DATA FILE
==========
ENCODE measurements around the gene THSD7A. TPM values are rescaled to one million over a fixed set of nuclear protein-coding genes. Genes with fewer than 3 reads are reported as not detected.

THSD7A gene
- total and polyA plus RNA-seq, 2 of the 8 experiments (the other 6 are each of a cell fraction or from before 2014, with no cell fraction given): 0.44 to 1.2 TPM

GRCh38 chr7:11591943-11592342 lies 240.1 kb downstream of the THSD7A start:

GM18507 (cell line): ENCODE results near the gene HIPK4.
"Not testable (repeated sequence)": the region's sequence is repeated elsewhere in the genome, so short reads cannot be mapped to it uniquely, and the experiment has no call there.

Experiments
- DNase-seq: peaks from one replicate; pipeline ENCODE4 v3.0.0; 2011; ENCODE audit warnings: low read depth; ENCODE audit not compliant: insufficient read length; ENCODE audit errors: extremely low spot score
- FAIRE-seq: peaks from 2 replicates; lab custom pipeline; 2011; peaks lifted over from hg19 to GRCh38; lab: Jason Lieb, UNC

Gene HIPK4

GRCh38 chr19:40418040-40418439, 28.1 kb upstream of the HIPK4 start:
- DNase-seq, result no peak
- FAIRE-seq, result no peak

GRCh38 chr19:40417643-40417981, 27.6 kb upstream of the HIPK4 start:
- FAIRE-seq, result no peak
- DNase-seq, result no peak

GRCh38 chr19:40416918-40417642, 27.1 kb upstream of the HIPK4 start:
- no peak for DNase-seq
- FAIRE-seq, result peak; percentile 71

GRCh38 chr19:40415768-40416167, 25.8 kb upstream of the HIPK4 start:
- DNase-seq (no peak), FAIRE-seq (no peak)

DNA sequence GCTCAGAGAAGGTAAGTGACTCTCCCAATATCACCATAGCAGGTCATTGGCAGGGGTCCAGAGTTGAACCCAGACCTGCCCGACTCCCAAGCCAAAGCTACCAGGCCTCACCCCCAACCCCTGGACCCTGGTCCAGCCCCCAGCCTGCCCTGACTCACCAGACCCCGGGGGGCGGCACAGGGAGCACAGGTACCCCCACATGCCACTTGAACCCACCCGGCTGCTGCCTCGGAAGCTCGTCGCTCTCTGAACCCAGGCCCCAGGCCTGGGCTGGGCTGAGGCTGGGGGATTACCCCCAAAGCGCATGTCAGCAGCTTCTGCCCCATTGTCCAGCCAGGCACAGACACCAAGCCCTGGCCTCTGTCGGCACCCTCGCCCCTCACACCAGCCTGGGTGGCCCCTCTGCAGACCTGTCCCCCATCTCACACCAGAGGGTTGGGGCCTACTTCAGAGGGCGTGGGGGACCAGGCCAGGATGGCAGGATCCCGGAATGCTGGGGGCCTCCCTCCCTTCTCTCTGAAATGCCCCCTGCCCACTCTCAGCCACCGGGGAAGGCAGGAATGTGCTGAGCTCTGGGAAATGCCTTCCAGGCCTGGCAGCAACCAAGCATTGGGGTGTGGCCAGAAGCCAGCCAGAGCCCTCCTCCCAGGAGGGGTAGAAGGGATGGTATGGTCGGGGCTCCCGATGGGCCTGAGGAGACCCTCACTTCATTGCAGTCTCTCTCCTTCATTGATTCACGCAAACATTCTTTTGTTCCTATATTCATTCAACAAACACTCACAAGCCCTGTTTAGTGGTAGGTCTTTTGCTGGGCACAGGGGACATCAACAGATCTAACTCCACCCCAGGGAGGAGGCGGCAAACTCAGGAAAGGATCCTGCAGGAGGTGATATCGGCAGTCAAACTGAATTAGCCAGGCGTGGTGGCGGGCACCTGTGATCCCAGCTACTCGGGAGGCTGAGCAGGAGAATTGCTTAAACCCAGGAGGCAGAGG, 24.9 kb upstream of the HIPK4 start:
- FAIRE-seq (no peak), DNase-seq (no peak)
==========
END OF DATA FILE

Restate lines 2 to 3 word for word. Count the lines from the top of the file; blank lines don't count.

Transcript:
THSD7A gene
- total and polyA plus RNA-seq, 2 of the 8 experiments (the other 6 are each of a cell fraction or from before 2014, with no cell fraction given): 0.44 to 1.2 TPM